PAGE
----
Emotions And The Church’s Song

I am like many Lutherans.  I tend to downplay emotions and their place in matters of faith.  Like a much respected professor of mine once said in class, “Does having the joy of Jesus mean I have to have a smile on my face today?”  My immediate answer is No.  Lutherans are not an emotional bunch.  Perhaps it’s a consequence of “Lutheran guilt.”  Perhaps, (only perhaps), it is a mark of our German heritage.  Perhaps it is a belief that feelings can confuse a person as much as they can bring certainty.  The devil can use emotions as well as God can, it would seem.

The fact is, nevertheless, that our emotional makeup is part of how God, our good Creator, has made us.  In counseling over the years, I have seen how ready access to the emotions actually helps a person in healing from psychological and spiritual wounds.  In our over-medicated age, I see the clinically depressed sometimes being medically squeezed into an emotion-less middle which only hides the symptoms of their depression.  Without access to the complete range of emotions, bringing healing the to depression, in my humble opinion, can never happen.  (This does not mean that I do not see the need for medications.  They do provide functionality.  Nevertheless, especially with depression, medication without counseling is not very helpful.  I do believe that counseling with, possibly without medication, can provide real mental health).

For many of the people I have had the privilege of serving, an emotional response is often tied to the church’s hymnody.  Sadly, much of this is connected to hymns sung at a loved one’s funeral (ie. “What A Friend We Have In Jesus,” “Abide With Me,” “Amazing Grace,” “I’m But A Stranger Here,” etc.).  Music, it is said, “hath charms to soothe the savage beast.”  The hymns of the Church affect me also.  For me personally, however, it is not so much the funeral hymns.  It is the great prayers buried within some of the more content-filled hymns which get me.  Indeed, it is hard to find more beautiful prayers than you will find in any Lutheran hymnal.  I actually believe that if Lutherans today were encouraged to read/sing the hymnal looking for these prayers, I suspect the Lutherans would be fairly immune to the so-called “worship wars.”  (Why would we ever trade these marvelous prayers)?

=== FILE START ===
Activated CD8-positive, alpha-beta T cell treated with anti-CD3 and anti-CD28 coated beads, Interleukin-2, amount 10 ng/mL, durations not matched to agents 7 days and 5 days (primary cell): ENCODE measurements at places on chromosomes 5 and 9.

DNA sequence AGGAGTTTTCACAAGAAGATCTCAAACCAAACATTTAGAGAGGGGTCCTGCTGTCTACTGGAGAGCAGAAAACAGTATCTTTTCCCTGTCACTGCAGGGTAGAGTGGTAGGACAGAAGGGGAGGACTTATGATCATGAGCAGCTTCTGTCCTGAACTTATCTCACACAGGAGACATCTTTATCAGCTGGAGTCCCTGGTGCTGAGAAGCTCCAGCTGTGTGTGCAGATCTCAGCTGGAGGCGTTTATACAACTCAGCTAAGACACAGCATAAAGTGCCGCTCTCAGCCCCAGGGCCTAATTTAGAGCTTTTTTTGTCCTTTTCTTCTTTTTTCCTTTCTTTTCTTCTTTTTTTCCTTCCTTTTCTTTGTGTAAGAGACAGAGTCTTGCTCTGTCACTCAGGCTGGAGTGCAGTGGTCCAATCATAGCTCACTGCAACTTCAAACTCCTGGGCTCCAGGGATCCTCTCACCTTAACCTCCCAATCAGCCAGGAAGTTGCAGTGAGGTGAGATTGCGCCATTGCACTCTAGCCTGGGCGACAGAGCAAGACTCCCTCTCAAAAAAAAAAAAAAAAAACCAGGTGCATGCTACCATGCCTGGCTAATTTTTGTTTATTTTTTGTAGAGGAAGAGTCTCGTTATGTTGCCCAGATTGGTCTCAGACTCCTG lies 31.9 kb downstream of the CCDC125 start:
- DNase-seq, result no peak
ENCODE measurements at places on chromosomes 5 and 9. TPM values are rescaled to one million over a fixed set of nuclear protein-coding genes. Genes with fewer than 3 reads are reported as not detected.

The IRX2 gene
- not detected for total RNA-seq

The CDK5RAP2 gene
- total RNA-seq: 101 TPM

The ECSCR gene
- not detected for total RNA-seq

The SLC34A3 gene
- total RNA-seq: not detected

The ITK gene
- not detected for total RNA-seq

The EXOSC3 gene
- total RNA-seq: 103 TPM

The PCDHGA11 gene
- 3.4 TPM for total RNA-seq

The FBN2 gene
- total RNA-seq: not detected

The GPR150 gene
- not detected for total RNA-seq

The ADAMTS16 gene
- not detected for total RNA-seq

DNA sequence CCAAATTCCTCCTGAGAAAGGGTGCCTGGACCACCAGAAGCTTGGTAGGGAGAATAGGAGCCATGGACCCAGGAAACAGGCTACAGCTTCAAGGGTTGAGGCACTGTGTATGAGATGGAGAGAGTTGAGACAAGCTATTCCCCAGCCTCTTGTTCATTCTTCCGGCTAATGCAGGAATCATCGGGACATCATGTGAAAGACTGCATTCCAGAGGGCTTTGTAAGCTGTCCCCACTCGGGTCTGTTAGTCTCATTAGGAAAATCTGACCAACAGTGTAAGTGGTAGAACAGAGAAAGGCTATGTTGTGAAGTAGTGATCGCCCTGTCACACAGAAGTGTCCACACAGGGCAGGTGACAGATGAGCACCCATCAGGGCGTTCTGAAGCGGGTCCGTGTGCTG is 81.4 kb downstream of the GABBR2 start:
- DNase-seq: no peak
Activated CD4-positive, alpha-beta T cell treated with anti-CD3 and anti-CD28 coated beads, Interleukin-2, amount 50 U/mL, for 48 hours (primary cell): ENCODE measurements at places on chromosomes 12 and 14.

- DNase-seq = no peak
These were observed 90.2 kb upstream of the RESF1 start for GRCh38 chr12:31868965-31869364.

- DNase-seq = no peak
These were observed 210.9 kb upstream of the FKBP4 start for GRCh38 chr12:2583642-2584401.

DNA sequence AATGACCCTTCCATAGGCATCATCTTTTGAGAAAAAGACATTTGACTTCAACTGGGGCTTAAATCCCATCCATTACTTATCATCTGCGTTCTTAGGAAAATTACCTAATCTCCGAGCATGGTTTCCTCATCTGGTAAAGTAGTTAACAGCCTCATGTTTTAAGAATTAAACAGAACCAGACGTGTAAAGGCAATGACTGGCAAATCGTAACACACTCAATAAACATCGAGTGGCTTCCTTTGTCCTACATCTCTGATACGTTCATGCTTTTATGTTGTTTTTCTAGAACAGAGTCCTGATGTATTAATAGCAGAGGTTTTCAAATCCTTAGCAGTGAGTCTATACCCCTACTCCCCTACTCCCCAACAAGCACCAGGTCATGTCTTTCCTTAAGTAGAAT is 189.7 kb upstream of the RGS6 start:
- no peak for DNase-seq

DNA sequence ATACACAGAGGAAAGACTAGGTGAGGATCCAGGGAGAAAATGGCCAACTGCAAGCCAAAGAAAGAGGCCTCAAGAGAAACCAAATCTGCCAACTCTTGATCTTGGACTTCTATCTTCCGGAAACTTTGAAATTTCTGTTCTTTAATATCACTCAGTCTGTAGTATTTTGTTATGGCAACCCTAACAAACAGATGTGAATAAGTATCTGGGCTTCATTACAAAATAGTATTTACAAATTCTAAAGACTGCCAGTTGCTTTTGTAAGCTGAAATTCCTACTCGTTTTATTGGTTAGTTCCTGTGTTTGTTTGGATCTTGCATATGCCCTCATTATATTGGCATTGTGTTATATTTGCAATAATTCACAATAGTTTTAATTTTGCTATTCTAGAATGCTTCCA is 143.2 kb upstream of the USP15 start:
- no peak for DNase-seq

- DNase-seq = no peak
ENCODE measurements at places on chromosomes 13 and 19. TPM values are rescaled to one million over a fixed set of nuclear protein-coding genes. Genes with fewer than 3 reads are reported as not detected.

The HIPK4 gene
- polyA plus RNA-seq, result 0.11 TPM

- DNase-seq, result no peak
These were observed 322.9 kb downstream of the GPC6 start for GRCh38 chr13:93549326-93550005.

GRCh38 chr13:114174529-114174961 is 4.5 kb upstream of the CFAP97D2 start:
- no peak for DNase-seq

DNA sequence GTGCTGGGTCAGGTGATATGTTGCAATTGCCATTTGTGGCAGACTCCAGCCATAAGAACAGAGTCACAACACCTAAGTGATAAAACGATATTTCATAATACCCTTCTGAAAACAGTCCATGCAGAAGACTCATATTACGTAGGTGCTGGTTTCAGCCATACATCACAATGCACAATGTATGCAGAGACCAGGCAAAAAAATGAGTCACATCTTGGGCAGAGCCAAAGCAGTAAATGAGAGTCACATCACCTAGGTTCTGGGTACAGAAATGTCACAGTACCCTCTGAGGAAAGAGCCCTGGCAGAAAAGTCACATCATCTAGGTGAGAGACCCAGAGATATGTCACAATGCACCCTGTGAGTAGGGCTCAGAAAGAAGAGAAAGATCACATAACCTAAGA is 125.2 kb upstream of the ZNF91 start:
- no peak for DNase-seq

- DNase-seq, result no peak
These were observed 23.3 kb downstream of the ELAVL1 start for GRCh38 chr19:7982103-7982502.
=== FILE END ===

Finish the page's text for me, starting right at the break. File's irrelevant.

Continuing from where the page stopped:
So last night, as I was calming down from a spectacular Brewers win, I put on my headphones and started listening to “Jesus, Thy Boundless Love To Me” (LSB 683) from Concordia Publishing House’s fantastic 4-CD collection, “Heirs Of The Reformation.”  Even though I wouldn’t have thought myself emotionally vulnerable, the wonderful, indeed elegant, new tune, combined with some of the most powerful words ever put into a hymn, got the best of me last night.  How can one avoid an emotional response to the words of stanza 2 below?

O grant that nothing in my soul may dwell, but Thy pure love alone;  Oh, may Thy love possess me whole, My joy, my treasure, and my crown!  All coldness from my heart remove; My ev’ry act, word, thought be love.